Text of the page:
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Ghosting Vs. Quitting: Do I Have To Give Two Weeks Notice?

Whether you are fed up with your job or ready to make a career move, you should still give proper notice to your employer instead of disappearing on them.

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When you’re fed up with your job, do you give two weeks’ notice or simply stop showing up to work? For most people, there’s really no choice; you talk with your manager and resign by giving your two weeks’ notice. After all, communicating about your intentions is the ethical thing to do.

But lately, there’s been a growing incidence of ghosting.

Ghosting—often referred to as silent exits—are on the rise. In fact, according to Visor, 84% of his employees have ghosted employers or potential employers before. However, it's not a great practice, especially if you plan to look for another job. 

If you are an employer looking to prevent ghosting, check out our employee retention checklist.

Ghosting vs. Quitting

Ghosting, not to be confused with quiet quitting, is a term that refers to an employee never returning to work and completely cutting off communication with their place of work. You don't inform your employer that you're leaving. In other words, you disappear entirely, and your employer and sometimes your co-workers have no way of contacting you.

Quitting has the same end idea as ghosting (permanently leaving a place of employment), but it involves more communication. You decide you are done with a job, talk to your manager to give your two weeks' notice, and transition out of the job with a clear end date.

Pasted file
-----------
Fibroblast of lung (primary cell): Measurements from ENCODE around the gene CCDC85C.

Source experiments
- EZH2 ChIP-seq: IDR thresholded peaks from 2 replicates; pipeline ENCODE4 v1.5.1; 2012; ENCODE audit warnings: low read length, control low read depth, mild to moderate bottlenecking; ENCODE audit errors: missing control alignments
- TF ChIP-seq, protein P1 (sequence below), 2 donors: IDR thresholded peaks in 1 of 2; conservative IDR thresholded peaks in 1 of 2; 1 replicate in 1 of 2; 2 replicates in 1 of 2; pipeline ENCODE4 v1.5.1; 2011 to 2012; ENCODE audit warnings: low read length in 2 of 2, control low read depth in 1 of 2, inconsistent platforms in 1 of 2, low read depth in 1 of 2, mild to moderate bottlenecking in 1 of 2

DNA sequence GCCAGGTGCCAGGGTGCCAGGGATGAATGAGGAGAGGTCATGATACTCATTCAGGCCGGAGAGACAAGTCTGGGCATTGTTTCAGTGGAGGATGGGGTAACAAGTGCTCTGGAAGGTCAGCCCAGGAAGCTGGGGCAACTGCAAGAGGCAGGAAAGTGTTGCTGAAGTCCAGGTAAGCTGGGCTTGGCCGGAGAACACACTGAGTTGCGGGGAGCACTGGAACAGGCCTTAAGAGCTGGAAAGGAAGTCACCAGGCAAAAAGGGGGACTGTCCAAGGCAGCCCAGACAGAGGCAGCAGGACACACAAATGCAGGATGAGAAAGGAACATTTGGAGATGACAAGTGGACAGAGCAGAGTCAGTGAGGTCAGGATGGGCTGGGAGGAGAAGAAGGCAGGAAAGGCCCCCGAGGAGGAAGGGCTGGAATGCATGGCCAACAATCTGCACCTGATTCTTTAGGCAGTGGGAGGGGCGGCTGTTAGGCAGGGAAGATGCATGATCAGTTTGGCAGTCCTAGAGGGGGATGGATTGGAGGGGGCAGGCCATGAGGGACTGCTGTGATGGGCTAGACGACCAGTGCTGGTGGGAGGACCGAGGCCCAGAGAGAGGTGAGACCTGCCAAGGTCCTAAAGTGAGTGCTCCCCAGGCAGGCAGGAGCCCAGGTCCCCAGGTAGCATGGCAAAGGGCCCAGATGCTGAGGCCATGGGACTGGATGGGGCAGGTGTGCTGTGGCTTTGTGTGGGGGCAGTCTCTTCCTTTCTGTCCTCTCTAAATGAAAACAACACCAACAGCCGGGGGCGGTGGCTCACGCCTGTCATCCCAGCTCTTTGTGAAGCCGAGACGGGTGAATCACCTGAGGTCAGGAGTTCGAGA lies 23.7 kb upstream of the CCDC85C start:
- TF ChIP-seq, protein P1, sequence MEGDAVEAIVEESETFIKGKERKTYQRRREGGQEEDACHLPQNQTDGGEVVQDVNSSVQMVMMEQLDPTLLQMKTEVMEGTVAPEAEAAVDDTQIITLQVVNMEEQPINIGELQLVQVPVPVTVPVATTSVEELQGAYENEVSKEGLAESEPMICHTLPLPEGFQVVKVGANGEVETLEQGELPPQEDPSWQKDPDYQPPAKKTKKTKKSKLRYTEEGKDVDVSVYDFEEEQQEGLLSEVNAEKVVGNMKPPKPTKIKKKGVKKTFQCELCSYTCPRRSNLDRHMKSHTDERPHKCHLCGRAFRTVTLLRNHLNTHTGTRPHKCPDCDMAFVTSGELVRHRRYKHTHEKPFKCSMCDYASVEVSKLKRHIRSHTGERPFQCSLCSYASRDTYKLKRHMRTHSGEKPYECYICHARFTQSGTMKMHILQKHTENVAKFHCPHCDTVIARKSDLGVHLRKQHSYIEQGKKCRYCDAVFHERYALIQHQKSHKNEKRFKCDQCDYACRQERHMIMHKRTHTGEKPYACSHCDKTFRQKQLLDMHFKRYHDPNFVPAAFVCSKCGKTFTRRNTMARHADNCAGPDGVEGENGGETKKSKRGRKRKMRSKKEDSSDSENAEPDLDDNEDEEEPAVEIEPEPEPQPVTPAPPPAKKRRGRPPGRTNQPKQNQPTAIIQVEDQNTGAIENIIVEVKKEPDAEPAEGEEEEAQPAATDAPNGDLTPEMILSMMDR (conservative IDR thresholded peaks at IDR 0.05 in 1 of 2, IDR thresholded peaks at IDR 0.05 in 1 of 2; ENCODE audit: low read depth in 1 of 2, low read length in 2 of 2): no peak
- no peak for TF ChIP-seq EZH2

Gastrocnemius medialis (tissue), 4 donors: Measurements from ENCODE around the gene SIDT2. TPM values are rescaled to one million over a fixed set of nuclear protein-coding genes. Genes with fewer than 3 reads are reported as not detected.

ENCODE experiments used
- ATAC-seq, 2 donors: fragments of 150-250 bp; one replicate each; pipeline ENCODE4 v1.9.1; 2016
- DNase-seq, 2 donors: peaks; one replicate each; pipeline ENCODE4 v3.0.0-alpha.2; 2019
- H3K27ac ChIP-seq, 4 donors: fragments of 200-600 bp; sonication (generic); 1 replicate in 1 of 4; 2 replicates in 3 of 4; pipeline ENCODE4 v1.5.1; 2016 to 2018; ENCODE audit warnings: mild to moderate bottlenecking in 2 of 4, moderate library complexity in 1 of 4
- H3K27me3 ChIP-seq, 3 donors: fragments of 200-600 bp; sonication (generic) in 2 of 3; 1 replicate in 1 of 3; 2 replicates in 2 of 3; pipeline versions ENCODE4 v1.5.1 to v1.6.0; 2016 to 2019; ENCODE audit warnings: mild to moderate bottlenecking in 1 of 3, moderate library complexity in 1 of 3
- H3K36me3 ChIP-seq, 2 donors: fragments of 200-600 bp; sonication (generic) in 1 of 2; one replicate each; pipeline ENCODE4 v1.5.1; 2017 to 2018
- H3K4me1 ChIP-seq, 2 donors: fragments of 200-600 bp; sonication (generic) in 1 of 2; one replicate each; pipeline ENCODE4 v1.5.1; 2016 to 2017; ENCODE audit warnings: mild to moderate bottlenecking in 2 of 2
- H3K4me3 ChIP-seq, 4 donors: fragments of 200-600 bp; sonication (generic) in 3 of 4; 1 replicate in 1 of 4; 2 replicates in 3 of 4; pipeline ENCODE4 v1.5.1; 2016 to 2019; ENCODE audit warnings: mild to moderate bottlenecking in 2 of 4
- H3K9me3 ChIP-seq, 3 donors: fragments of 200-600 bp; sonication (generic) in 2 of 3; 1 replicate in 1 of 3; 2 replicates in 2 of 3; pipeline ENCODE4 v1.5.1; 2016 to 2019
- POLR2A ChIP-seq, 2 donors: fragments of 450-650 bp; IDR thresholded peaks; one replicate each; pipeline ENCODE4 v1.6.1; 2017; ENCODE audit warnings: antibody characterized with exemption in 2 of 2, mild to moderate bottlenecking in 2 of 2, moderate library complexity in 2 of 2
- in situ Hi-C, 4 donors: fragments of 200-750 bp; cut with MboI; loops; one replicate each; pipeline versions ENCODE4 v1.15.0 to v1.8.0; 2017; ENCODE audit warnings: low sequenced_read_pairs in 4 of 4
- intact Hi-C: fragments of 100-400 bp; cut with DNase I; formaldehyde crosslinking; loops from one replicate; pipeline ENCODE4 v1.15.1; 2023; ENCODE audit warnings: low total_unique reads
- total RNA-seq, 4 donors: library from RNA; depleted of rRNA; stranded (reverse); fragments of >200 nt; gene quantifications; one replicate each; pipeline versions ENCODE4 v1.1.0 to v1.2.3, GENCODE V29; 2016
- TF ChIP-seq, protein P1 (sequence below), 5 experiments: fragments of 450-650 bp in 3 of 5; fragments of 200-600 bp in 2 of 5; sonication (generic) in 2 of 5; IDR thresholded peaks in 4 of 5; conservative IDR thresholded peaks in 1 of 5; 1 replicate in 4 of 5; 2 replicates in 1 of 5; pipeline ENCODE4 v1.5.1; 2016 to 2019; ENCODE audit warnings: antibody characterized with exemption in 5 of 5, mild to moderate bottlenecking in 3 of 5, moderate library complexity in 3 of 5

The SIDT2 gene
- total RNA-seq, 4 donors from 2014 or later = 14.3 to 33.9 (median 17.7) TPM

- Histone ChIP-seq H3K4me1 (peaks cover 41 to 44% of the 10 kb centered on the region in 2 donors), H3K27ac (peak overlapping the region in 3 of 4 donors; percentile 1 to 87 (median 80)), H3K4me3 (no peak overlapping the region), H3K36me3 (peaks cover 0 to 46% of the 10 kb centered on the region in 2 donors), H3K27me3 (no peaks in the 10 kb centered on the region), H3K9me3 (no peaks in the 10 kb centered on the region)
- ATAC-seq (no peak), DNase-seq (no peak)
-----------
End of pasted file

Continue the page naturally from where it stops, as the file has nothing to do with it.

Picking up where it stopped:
Am I Required By Law To Give Notice Before Quitting My Job

No State or federal law in the U.S. mandates you to give your employer any notice before quitting. However, different terms apply for at-will and contract employment.

  • At-will employment: This agreement states that your employment is for an indefinite period, your employer can fire you at any time, and you can also quit whenever you want.
  • Contract Employment: If you have an employment contract, the terms of the contract may apply unless you are leaving for good reason. When you fail to provide enough, you might need to give up benefits such as unused vacation leave.

Although your company can't sue you for quitting without notice, be courteous enough to communicate your intentions of leaving. Even if you can't wait to leave, it's wise not to burn influential bridges that you may need in the future. 

How Quitting Without Notice Can Come Back to Haunt You

  1. You May Lose Out On Unemployment Benefits

Ghosting your employer disqualifies you from receiving unemployment insurance from the government. This State insurance provides individuals weekly pay for up to 26 weeks from when they lose their job.

However, you'll still be eligible for unemployment benefits if you quit with reasonable cause and fail to give notice. Most States recognize the following as good reasons to quit:

          • A medical emergency such as illness, disability, or injury
          • Domestic violence at home
          • Harassment and unsafe working conditions

2. Your Employer May Withhold Or Delay Your Final Paycheck

The law prohibits employers from withholding employees' wages even if they quit without notice. However, ghosting your employer may leave them bitter, and they may intentionally delay your last paycheck.